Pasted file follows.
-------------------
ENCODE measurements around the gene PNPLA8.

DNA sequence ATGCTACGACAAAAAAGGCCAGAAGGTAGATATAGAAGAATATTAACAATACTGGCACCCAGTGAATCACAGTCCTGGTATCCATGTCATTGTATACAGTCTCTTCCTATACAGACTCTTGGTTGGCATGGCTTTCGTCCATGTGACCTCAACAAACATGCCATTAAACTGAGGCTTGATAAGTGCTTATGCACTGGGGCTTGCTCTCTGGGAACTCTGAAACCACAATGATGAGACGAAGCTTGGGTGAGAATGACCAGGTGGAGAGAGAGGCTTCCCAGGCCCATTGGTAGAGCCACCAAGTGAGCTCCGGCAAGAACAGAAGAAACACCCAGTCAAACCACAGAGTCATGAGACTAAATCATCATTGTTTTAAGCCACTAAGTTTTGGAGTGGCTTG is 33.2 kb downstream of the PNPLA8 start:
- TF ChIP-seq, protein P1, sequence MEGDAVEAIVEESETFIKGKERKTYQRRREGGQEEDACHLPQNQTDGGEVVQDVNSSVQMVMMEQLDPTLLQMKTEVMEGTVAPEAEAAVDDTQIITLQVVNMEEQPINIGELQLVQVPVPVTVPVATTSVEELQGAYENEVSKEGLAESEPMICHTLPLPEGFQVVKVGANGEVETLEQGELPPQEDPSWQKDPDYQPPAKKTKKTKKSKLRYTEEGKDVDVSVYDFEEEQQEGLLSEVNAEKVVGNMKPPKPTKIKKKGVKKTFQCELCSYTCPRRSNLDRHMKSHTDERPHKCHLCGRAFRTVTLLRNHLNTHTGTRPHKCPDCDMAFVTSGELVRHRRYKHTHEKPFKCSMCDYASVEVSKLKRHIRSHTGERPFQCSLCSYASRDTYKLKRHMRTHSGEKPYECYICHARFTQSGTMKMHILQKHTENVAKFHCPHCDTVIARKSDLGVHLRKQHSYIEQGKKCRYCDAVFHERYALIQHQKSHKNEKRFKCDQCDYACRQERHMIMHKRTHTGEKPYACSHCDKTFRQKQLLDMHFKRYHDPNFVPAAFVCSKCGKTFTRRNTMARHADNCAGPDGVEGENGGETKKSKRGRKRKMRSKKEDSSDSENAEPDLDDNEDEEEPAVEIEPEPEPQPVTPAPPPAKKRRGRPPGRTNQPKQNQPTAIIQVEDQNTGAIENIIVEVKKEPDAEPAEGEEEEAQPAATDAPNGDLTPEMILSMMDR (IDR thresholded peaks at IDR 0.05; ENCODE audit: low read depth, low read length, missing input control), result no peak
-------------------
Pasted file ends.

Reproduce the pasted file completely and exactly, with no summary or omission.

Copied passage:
ENCODE measurements around the gene PNPLA8.

DNA sequence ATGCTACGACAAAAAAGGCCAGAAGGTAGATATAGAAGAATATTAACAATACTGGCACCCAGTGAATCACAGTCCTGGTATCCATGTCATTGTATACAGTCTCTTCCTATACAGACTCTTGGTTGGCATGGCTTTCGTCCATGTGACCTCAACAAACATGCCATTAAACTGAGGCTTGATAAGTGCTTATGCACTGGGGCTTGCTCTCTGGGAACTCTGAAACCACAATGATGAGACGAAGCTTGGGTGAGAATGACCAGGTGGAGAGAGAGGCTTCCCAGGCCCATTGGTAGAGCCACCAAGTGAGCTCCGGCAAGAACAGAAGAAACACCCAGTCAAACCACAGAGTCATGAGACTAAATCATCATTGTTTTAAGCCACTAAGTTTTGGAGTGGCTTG is 33.2 kb downstream of the PNPLA8 start:
- TF ChIP-seq, protein P1, sequence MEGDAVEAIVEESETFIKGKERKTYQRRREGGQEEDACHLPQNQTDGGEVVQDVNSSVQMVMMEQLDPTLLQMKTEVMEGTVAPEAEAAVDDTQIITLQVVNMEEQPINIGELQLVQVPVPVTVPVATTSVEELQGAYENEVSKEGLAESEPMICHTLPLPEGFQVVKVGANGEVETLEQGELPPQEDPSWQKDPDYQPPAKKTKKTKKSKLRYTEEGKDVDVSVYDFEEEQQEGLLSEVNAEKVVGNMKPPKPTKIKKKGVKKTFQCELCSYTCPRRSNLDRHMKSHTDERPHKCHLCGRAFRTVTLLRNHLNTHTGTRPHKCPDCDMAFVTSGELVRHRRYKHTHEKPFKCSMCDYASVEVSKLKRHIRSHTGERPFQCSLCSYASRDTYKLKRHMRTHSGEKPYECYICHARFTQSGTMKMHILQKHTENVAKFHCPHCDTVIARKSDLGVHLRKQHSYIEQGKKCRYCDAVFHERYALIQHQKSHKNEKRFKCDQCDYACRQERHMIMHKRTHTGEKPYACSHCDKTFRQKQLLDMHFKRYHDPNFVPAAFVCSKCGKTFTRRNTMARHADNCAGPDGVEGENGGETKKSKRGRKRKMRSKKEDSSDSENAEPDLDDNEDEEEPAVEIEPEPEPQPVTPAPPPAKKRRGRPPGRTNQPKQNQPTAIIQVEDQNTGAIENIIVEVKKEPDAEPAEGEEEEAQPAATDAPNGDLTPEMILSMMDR (IDR thresholded peaks at IDR 0.05; ENCODE audit: low read depth, low read length, missing input control), result no peak